WOODWARD – Inside Karen Rogers’ classroom at High Plains Technology Center, her students are taught about life principles, like compassion and kindness.
“And gratitude and there was just that good feeling that you get from doing something good for someone else,” said Rogers, who teaches a career services class for special needs students.
So when one of her students became worried about the fires early last month that had affected so many people near her hometown of Buffalo, like the Bentley family, the students’ classmates put their lessons into action.
Signing a card, with love, and inserting a $400 check – money raised through their own work in their class’ greenhouse.
“The outpouring of support and help from not only the state of Oklahoma, but – my gosh – all over,” said rancher R.A. Bentley, “People from all over the United States keep showing up.”
Bentley says complete strangers have showed up to his ranch, east of Laverne, offering a hand: from donated fencing and hay for the cattle to cookies.
He says when his son – a diesel tech student at HPTC – came home with a card and $400 inside last Monday.
“I – it’s pretty tough to talk about that without, just, golly,” he said, choking up.
“Our thoughts and prayers are with you, and your family,” Bentley said, reading the message in the card with all of the student’s small messages, “We hope this will ease a little of your burden, we love you. Service and careers class, High Plains Technology."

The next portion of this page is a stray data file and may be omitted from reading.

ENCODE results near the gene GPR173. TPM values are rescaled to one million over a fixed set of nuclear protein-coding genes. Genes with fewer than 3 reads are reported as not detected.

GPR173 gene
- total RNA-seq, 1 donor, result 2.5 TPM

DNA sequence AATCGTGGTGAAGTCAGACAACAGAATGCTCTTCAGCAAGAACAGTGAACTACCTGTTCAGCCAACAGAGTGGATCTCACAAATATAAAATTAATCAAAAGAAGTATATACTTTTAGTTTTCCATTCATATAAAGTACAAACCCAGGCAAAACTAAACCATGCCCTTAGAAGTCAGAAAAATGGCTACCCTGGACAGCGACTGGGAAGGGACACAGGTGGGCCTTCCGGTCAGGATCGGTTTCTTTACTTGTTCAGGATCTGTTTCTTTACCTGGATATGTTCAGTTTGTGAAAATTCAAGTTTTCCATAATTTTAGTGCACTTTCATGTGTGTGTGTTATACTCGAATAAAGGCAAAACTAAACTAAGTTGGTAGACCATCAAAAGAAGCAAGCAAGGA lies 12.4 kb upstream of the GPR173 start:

Between losing his mother in late February, followed by the wildfires that scorched roughly 1,000 acres of his land, killed about a dozen cattle and destroyed the shed with everything inside, Bentley says it’s been easy to get emotionally drained.
“I tell you, when (Cole) handed me that card, it was pretty tough. It really was,” he said. “You get down.”
But he says the student’s caring has lifted his spirits more than anything over these last several weeks.
And all that it takes is a few kids – who might otherwise go overlooked by the rest of society – to be a positive force for others. Maybe that’s something we all could use a course in, now and again.
“It’s – you want to do good in the world and these kids want to do good,” said Rogers, who has a class of about two dozen students. “When it all just comes together right, to where you were able to touch someone’s life, more than you ever thought possible, but as a result, then his kindness has come back and they’ve realized – you know – the good in the world.”
"That's love. We've seen so much through the heartland here,” Bentley said. “I hope the whole world is watching."